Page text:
In operant conditioning, a reinforcement or instead a punishment given after a given behavior, change the frequency and/or form of that behavior. Stimulus present whe

Sylwester Braun

Sylwester Braun was a Polish photographer, Home Army officer. He was known as author of photography evidencing the Nazi Occupation of Warsaw Uprising. Braun was born January 1909 in Warsaw. During Warsaw Uprising he made 3000 photographs of battles, portraits of people and everyday life in fighting city, he was operating in Śródmieście district. After the capitulation of Warsaw, he escaped from the city. In January 1945 he came back to take his negatives. After that he fled to Sweden, in 1964 he immigrated to the United States. In 1981 he delivered archives of his photografies to Historical Museum of Warsaw. Sylwester Braun died in Warsaw. Bureau of Information and Propaganda of Armia Krajowa Gallery of his photographs Stories Behind the Photographs

Charles XII Bible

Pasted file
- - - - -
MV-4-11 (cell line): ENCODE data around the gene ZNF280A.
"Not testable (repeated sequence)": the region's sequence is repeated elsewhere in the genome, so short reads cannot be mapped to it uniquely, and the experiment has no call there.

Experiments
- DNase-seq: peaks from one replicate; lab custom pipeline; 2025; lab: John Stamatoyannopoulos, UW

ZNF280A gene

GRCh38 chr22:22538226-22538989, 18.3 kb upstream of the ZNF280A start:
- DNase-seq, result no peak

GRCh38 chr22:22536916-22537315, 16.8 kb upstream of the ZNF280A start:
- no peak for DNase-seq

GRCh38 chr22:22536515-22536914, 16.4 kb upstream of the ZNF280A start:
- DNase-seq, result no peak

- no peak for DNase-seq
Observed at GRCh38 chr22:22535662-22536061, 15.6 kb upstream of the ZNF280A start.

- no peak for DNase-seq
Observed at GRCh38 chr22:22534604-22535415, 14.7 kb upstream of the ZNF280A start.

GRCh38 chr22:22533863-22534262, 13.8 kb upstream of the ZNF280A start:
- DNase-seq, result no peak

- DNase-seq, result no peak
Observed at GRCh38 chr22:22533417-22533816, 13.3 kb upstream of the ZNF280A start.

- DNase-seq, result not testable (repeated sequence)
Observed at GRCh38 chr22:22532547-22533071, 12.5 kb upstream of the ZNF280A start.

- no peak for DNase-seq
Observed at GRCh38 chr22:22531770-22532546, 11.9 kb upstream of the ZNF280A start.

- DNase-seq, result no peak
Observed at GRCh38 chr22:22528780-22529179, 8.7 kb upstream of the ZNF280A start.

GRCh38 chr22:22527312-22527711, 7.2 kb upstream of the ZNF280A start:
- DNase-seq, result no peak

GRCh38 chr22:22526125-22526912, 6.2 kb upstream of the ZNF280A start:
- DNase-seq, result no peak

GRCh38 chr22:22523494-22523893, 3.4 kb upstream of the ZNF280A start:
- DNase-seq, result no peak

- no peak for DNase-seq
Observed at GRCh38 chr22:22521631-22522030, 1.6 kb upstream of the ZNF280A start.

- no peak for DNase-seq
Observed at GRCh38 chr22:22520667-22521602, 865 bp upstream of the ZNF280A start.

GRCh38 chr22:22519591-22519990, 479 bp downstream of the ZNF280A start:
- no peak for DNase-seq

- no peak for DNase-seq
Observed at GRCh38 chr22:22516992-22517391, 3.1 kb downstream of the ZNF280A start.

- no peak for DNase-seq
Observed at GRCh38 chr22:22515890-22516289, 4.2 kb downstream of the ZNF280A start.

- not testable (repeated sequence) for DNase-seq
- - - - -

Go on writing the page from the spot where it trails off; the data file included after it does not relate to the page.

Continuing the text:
The Charles XII Bible was a Bible translation into Swedish, instigated by King Charles XI in 1686 to produce an updated and modernised version of the old translation from 1541, known as the Gustav Vasa Bible. Charles XI died before the work was finished, the new Bible translation was named for his son, King Charles XII; the translation was completed in 1703. In 1618, during the reign of Gustav II Adolf, a revised version of the Gustav Vasa Bible was published, the Charles XII Bible was a modernised version of this Bible, including corrections and revised spellings, it remained the official Swedish Bible translation and it was used in readings and sermons in the Church of Sweden until 1917 when it was replaced by the 1917 års kyrkobibel. Åberg, Alf. 1958. Karl XI. Wahlström & Widstrand Bengtsson B. 1953. Tillkomsten av Carl XII:s Biblia. Stockholm: Lagerströms förlag. "Charles XII Bible." Encyclopædia Britannica. Rystad, Göran. 2001 Karl XI / En biografi. Falun: AiT Falun AB. ISBN 91-89442-27-X "Bibeln - Wikisource". 1703. Retrieved 2020-02-11. "Biblia, Thet är All Heliga Skrift På Swensko. ". Litteraturbanken | Svenska klassiker som e-bok och epub. 1703. Retrieved 2020-02-21. "Svenska Karl XII:s Bibel". Retrieved 2020-02-11